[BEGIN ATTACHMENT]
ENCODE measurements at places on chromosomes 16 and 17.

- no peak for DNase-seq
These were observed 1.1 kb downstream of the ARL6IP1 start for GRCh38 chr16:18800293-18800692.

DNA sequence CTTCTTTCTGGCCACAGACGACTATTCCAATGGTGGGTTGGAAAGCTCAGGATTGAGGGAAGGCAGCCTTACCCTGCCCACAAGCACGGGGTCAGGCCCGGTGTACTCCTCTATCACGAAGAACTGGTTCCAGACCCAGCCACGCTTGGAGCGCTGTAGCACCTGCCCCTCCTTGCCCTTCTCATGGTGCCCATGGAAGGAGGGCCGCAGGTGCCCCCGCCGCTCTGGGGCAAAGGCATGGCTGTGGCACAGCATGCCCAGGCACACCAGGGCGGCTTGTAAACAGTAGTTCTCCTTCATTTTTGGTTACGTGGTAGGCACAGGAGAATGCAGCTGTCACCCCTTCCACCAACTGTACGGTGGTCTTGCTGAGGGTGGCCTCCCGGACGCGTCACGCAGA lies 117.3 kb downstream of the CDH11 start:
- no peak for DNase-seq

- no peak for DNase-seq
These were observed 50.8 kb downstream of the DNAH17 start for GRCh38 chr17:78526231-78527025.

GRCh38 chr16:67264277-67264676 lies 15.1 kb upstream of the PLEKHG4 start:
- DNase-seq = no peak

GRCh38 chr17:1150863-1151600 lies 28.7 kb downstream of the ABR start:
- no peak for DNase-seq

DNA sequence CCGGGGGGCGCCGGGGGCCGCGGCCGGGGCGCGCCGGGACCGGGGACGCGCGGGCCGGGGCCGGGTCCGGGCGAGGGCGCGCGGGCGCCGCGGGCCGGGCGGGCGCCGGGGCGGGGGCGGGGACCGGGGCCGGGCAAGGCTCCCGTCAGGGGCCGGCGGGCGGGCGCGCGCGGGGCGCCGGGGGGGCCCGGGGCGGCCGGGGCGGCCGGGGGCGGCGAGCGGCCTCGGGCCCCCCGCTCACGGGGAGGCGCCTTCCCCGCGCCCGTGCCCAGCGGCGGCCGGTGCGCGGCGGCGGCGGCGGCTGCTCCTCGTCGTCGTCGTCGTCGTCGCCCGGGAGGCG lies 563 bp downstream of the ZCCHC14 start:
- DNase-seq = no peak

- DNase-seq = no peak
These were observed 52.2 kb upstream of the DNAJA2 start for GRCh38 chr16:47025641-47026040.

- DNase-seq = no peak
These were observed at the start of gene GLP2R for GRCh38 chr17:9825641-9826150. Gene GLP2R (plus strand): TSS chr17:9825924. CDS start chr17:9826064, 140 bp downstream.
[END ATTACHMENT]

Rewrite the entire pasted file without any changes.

ENCODE measurements at places on chromosomes 16 and 17.

- no peak for DNase-seq
These were observed 1.1 kb downstream of the ARL6IP1 start for GRCh38 chr16:18800293-18800692.

DNA sequence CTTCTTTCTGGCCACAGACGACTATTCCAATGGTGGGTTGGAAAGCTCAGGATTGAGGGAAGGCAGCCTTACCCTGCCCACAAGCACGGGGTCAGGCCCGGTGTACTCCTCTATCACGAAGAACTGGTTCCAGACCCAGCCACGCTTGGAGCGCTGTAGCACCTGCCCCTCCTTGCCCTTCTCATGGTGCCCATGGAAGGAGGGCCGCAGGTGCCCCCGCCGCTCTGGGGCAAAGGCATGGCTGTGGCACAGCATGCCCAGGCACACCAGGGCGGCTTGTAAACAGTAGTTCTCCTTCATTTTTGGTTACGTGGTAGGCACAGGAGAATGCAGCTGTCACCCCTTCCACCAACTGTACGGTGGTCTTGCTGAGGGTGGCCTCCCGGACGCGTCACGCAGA lies 117.3 kb downstream of the CDH11 start:
- no peak for DNase-seq

- no peak for DNase-seq
These were observed 50.8 kb downstream of the DNAH17 start for GRCh38 chr17:78526231-78527025.

GRCh38 chr16:67264277-67264676 lies 15.1 kb upstream of the PLEKHG4 start:
- DNase-seq = no peak

GRCh38 chr17:1150863-1151600 lies 28.7 kb downstream of the ABR start:
- no peak for DNase-seq

DNA sequence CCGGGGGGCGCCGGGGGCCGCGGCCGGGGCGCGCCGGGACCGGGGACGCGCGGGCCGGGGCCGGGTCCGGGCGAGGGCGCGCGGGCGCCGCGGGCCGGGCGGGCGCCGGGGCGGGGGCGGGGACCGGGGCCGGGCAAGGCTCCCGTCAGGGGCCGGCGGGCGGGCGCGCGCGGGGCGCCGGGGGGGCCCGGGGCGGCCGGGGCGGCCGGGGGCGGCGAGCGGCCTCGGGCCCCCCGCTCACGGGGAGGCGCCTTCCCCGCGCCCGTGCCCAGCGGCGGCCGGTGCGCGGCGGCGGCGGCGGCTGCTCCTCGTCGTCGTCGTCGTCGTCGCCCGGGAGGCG lies 563 bp downstream of the ZCCHC14 start:
- DNase-seq = no peak

- DNase-seq = no peak
These were observed 52.2 kb upstream of the DNAJA2 start for GRCh38 chr16:47025641-47026040.

- DNase-seq = no peak
These were observed at the start of gene GLP2R for GRCh38 chr17:9825641-9826150. Gene GLP2R (plus strand): TSS chr17:9825924. CDS start chr17:9826064, 140 bp downstream.